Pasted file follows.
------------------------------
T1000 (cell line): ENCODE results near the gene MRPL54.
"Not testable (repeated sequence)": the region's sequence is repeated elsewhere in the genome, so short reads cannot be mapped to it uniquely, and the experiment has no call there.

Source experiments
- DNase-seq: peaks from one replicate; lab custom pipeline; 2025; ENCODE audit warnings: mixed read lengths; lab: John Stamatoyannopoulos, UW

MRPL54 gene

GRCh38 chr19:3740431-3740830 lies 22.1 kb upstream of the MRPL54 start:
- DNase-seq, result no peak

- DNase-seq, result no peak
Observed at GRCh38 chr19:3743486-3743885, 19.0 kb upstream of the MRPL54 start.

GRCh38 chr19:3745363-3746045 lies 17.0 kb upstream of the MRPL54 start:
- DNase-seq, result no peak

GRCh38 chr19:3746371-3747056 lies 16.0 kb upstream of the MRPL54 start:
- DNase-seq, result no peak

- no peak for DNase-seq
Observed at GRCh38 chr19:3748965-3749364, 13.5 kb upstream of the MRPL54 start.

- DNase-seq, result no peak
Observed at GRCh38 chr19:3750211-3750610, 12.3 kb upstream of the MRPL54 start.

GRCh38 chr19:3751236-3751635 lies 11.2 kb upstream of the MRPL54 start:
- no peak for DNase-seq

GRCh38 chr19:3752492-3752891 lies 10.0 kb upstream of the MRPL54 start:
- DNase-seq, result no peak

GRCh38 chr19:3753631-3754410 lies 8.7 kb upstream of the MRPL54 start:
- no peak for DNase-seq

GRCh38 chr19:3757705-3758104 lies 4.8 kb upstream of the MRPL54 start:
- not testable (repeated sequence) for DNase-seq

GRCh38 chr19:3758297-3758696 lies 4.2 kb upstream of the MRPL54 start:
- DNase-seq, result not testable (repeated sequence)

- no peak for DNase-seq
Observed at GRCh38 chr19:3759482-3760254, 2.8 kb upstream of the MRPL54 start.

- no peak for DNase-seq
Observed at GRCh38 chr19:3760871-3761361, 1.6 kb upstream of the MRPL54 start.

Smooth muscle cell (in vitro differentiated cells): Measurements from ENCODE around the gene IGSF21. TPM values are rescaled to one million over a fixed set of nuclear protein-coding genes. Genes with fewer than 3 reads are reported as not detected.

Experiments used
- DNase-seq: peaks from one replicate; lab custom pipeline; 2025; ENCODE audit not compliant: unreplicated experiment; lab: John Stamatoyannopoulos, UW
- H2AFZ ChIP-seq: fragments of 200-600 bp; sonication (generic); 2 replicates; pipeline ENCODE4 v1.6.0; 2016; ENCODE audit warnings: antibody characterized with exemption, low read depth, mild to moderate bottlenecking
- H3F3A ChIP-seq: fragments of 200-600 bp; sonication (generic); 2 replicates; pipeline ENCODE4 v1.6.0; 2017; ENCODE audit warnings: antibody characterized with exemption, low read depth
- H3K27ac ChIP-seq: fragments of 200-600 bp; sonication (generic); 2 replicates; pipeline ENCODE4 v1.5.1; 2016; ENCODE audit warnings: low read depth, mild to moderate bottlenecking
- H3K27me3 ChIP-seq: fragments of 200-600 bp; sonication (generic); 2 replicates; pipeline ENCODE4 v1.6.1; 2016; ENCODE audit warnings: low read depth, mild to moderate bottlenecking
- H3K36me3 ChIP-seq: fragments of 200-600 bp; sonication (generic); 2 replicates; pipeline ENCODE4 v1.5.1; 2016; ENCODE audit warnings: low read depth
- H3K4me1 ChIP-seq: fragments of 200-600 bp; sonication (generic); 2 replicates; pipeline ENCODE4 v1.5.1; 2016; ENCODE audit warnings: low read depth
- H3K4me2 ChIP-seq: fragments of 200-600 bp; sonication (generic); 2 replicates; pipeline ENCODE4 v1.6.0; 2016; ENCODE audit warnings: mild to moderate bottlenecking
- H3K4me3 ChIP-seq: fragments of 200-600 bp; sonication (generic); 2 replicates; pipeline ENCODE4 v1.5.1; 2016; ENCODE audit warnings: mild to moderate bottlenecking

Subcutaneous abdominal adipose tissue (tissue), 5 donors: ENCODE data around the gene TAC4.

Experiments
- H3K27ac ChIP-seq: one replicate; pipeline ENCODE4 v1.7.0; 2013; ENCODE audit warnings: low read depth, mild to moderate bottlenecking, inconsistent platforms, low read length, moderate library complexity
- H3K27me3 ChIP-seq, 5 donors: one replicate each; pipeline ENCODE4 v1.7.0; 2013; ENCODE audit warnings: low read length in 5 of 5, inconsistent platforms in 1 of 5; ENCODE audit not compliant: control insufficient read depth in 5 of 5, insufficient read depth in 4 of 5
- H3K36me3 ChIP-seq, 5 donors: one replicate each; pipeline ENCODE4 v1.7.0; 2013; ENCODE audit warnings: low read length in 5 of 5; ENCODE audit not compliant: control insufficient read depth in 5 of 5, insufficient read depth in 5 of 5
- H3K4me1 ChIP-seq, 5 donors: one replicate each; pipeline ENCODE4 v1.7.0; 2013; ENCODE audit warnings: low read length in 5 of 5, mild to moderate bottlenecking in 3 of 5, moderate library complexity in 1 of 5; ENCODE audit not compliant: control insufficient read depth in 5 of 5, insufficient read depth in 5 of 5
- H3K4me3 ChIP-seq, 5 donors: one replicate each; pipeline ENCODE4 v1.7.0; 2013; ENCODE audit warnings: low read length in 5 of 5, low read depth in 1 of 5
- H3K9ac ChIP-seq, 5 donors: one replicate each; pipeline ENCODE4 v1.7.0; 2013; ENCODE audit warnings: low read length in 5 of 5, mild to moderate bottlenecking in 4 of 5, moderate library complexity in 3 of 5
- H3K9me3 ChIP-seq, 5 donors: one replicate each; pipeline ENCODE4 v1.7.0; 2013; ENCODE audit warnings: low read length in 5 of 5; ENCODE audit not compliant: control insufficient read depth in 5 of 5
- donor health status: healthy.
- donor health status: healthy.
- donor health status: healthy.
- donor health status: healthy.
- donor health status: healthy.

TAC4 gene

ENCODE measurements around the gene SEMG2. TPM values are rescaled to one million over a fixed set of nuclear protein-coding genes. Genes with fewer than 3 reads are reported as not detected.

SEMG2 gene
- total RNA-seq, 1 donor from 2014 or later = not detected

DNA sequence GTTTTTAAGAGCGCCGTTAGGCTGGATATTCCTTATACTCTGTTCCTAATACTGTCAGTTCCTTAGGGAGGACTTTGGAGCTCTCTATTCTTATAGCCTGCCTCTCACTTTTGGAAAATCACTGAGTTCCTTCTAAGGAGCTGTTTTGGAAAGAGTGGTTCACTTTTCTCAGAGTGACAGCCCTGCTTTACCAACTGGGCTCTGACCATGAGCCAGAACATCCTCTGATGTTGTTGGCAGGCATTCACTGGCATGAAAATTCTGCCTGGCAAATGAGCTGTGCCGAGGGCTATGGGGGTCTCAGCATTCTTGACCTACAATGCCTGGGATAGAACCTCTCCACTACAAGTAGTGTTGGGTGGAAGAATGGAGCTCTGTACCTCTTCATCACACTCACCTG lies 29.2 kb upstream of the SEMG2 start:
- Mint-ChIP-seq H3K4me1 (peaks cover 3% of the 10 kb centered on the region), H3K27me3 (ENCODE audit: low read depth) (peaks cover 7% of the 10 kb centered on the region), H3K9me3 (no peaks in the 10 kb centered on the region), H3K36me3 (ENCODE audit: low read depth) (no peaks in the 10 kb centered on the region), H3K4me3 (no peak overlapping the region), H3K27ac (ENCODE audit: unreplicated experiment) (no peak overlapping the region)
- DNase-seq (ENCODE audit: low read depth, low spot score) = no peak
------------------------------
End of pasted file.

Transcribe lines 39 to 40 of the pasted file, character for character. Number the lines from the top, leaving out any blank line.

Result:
- H3K36me3 ChIP-seq: fragments of 200-600 bp; sonication (generic); 2 replicates; pipeline ENCODE4 v1.5.1; 2016; ENCODE audit warnings: low read depth
- H3K4me1 ChIP-seq: fragments of 200-600 bp; sonication (generic); 2 replicates; pipeline ENCODE4 v1.5.1; 2016; ENCODE audit warnings: low read depth